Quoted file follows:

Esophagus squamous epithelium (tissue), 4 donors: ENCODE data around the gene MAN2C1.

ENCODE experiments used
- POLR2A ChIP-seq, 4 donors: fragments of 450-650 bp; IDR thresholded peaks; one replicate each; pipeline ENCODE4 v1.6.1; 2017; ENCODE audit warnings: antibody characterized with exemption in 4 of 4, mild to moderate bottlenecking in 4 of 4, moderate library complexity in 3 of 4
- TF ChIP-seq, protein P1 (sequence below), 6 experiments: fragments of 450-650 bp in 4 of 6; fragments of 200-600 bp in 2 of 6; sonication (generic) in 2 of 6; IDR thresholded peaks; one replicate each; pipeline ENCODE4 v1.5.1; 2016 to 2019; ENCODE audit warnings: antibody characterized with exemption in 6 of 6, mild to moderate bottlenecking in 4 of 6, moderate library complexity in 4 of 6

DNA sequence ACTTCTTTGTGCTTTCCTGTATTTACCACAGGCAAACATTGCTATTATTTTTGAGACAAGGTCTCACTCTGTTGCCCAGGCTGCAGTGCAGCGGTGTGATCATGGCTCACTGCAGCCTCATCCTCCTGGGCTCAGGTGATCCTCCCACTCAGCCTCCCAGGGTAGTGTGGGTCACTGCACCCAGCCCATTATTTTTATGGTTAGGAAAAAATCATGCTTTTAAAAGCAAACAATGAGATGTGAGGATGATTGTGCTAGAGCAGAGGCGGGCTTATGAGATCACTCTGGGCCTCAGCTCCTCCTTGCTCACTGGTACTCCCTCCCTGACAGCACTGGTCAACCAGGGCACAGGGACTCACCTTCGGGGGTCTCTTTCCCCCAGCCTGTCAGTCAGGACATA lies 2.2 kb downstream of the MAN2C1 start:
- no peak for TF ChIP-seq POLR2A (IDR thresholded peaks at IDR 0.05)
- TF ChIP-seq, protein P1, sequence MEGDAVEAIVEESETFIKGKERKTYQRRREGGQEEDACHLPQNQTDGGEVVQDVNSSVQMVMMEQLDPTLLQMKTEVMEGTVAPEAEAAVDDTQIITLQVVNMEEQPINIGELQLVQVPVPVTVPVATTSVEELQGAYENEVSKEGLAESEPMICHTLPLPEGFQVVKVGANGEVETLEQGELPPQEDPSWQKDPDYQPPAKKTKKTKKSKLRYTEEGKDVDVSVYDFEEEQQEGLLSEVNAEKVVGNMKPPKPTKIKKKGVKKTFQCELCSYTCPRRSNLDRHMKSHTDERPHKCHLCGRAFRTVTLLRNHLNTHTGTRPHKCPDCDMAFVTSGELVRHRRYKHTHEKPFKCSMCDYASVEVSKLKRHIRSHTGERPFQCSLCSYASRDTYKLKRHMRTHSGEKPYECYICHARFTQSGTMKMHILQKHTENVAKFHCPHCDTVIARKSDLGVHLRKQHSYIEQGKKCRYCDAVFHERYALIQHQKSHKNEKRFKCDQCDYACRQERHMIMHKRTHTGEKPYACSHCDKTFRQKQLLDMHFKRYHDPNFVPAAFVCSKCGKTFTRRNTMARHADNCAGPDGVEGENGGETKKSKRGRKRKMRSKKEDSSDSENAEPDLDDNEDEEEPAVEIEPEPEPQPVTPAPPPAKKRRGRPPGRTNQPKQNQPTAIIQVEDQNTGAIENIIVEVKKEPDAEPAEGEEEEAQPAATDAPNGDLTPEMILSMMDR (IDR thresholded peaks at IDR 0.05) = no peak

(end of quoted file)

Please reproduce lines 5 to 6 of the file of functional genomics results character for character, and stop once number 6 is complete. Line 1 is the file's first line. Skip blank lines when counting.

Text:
DNA sequence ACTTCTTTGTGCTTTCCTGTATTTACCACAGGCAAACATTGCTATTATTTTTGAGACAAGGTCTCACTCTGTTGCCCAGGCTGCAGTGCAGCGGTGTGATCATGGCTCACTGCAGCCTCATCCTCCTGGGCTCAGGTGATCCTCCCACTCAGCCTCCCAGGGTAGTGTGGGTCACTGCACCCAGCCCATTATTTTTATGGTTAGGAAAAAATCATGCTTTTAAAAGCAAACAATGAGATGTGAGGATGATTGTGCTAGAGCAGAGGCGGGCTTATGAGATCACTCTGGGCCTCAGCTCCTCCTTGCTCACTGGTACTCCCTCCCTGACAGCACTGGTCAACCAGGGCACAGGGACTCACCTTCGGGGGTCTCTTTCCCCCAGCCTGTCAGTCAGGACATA lies 2.2 kb downstream of the MAN2C1 start:
- no peak for TF ChIP-seq POLR2A (IDR thresholded peaks at IDR 0.05)